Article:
From the beginning, the world's photographers have focused their cameras on architecture. With unerring perspective and unlimited capacity to record detail and texture, the new medium of photography held out the promise of perfect accuracy. And especially in the earliest days of photography when exposures were long, buildings offered an important advantage over humans as subjects: they did not move.
The first great publication based on photographs, Excursions Daguerriennes, presented images of famed buildings and ancient monuments taken around the world within months of Daguerre's announcement. But these pioneering pictures were reproduced in the form of engravings, because the ability to print photographs in ink was many years away. For the next half-century, travelers and architects relied on actual photographic prints to capture accurate--and often beautiful--portraits of cities and buildings far away.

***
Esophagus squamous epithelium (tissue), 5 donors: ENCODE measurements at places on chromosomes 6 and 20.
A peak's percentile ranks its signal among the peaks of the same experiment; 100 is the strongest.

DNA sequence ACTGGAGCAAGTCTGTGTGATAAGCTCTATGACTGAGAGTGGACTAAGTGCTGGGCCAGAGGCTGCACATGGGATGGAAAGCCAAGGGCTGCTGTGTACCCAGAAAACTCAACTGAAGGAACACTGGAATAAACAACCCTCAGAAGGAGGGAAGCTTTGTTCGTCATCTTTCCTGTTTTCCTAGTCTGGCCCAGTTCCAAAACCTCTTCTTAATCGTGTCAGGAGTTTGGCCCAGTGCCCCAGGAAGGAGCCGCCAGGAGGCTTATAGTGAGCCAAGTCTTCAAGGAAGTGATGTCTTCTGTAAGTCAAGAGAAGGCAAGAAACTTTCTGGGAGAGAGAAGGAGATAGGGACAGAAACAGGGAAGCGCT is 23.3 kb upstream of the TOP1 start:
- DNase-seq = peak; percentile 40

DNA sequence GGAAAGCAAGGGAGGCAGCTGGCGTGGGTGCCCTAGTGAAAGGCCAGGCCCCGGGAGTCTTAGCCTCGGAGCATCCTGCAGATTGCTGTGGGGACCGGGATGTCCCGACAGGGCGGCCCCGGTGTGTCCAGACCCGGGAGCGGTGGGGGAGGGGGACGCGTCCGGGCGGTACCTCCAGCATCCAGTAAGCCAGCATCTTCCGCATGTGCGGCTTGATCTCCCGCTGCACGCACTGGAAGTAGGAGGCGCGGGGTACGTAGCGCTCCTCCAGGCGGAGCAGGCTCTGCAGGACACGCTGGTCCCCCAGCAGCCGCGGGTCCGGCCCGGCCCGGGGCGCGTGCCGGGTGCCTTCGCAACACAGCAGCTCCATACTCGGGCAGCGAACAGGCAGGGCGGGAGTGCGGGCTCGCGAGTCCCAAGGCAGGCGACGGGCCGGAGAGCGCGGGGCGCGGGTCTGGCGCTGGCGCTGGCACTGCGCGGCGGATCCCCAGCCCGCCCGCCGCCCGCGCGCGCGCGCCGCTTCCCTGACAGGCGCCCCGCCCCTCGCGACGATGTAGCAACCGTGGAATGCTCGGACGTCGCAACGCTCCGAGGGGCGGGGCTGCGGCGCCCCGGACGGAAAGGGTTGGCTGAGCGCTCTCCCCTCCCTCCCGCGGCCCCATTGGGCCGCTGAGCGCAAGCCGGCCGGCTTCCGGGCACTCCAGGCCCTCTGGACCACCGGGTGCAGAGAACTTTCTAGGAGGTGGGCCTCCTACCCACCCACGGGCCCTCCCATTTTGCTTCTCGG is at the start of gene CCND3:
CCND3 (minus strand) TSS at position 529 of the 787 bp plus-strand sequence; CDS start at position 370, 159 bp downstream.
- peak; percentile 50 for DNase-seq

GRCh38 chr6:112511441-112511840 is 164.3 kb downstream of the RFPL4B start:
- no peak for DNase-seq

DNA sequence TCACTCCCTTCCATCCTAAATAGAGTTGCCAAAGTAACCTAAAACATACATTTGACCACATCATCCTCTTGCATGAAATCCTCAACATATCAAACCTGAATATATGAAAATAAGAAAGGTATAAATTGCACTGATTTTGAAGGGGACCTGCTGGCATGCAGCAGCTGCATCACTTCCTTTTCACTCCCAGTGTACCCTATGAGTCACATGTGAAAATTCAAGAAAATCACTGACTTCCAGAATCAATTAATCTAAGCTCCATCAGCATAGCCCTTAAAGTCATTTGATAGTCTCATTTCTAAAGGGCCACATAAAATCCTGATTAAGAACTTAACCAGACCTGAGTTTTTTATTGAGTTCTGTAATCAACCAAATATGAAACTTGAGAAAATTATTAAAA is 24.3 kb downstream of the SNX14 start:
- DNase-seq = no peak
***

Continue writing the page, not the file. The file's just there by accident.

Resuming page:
This exhibition is not intended to provide a comprehensive survey; instead, its goal is to explore the range and diversity of architectural works from the first 75 years of photography.
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